Internationally renowned artist, Marie Jonsson-Harrison, has exhibited her Contemporary Naive artworks all over the world, and this SALA season, she will be at Victoria Square with her art collective, A Bus Full of Art. In our latest spotlight, we learn about Marie’s creative family, where she’s exhibited and her SALA project.
Q: Hello Marie! Can you please tell us a bit about yourself?
A: I was born in Sweden, my grandparents were famous circus artists and my father is Adelaide based sculptor, Ted Jonsson, and my brother Matt is also a visual artist (he’s also known for his band, The Clowns of Decadence.) We immigrated to Australia in 1972, and I embarked on a highly successful career ‘diversion’ as an international model. Picked up on peripatetic life of my forebears, I lucky to enjoy success as “Miss Summer Spain”, “South Australia Model of the Year” and “Australian Model of the Year”. Eventually, I returned to Adelaide and married my childhood sweetheart and began painting while pregnant with my son. Within two years of that, I started to exhibit firstly in Melbourne (I felt too shy to show my work here), and then I got my big break with Elders Fine Art Gallery (who in those days were one of the main galleries in Adelaide). We added a daughter to the family and bought a farm in the Adelaide mid north where we lived for eighteen years where I painted full time and exhibited all over the world as well as made quite a few public sculptures – the largest of which is fourty-four metres across at the entrance of Balaklava. We have now had a seachange to Hallett Cove.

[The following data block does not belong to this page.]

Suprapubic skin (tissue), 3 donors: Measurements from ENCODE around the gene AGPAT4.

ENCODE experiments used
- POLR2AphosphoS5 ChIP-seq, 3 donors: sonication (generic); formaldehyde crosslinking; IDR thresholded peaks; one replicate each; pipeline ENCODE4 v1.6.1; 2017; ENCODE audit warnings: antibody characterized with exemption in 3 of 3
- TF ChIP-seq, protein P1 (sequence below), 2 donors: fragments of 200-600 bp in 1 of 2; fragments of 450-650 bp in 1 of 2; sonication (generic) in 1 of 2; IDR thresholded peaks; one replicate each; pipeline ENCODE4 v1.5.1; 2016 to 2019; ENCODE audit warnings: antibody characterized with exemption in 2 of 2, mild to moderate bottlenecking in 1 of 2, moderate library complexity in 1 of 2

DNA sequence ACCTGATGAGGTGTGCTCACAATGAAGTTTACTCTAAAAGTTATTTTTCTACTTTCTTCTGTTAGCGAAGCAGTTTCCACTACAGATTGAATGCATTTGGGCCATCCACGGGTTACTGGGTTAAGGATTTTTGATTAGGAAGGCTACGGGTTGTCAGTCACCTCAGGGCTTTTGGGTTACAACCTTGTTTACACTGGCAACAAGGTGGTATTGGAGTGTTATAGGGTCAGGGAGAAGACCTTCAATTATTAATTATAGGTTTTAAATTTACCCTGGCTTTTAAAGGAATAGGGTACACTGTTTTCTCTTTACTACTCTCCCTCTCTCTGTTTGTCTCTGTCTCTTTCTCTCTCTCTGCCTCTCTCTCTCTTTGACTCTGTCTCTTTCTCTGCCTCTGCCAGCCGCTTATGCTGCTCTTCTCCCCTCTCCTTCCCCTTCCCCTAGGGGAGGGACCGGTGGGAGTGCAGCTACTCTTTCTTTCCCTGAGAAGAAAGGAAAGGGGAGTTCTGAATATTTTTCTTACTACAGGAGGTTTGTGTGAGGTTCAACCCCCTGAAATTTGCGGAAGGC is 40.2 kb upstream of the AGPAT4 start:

So far I have been incredibly lucky in my art career, starting out with sellout shows in Japan some twenty years ago and then progressing to exhibitions in the USA, and these days concentrating on Europe. This year alone has been incredible for me with exhibitions in Berlin, Paris, Copenhagen, Katowice, Saumur, and coming up later this year is St Junien in France, SALA – A Bus Full of Art – Victoria Square, Adelaide, South Australia 31st July to 6th July, Odense, Quebec and Dubai!
Q: Who inspires you? What inspires your art?
A: I have of course always been influenced by my father, sculptor Ted Jonsson, who encouraged me to paint and bought me canvases and art materials and made me a wonderful wooden box to store it all in. Although we are polar opposites when it comes to our art style, my father’s art is macabre and dark and often made from junk and sometimes animal carcasses! My other influences are Grandma Moses who became famous at 78 as a naive artist and Henri Rousseau (felt very privileged to have been invited to take part in his 100 years anniversary exhibition in France) and the British humorous naive artist Beryl Cook.